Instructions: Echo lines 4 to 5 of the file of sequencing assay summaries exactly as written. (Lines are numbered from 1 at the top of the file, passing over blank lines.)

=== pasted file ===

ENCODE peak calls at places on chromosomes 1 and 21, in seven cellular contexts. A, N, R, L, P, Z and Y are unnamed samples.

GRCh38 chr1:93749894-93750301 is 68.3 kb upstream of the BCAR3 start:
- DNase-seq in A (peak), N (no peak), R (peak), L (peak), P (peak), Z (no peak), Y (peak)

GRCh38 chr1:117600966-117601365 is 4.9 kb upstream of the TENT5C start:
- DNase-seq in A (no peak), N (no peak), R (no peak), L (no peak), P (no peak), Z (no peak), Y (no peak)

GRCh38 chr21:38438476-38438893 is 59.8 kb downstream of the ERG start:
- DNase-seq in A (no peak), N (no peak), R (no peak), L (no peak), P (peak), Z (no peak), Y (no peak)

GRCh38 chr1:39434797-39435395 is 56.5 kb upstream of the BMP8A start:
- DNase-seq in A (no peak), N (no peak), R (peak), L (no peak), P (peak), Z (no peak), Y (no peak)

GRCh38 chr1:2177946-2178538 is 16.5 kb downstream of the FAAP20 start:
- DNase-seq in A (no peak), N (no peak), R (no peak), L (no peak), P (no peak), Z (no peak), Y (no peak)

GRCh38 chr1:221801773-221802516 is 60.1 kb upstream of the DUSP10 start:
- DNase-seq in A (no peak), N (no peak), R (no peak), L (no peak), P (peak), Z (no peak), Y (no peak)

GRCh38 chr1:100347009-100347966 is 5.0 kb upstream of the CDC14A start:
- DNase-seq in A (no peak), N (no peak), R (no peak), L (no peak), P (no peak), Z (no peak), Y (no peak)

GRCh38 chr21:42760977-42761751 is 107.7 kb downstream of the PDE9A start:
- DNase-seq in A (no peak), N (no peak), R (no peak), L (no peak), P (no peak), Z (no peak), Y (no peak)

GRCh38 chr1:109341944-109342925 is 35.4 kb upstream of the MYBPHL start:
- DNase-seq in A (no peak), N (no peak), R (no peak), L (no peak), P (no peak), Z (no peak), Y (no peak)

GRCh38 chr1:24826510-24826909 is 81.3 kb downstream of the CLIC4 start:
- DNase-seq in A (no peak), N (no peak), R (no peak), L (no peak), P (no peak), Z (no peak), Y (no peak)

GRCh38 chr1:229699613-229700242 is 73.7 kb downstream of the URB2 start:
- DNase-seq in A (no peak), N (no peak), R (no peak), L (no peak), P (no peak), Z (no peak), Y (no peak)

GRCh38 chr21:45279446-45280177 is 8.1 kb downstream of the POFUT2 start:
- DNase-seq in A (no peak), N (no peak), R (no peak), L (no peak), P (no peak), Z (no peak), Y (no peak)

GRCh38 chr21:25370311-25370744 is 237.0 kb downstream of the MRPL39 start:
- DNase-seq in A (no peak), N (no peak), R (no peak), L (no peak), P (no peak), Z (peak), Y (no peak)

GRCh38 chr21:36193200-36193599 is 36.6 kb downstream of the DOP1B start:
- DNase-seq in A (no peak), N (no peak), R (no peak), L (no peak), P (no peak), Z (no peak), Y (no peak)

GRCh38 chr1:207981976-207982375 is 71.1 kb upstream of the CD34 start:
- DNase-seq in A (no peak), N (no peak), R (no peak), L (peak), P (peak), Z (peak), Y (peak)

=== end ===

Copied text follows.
GRCh38 chr1:117600966-117601365 is 4.9 kb upstream of the TENT5C start:
- DNase-seq in A (no peak), N (no peak), R (no peak), L (no peak), P (no peak), Z (no peak), Y (no peak)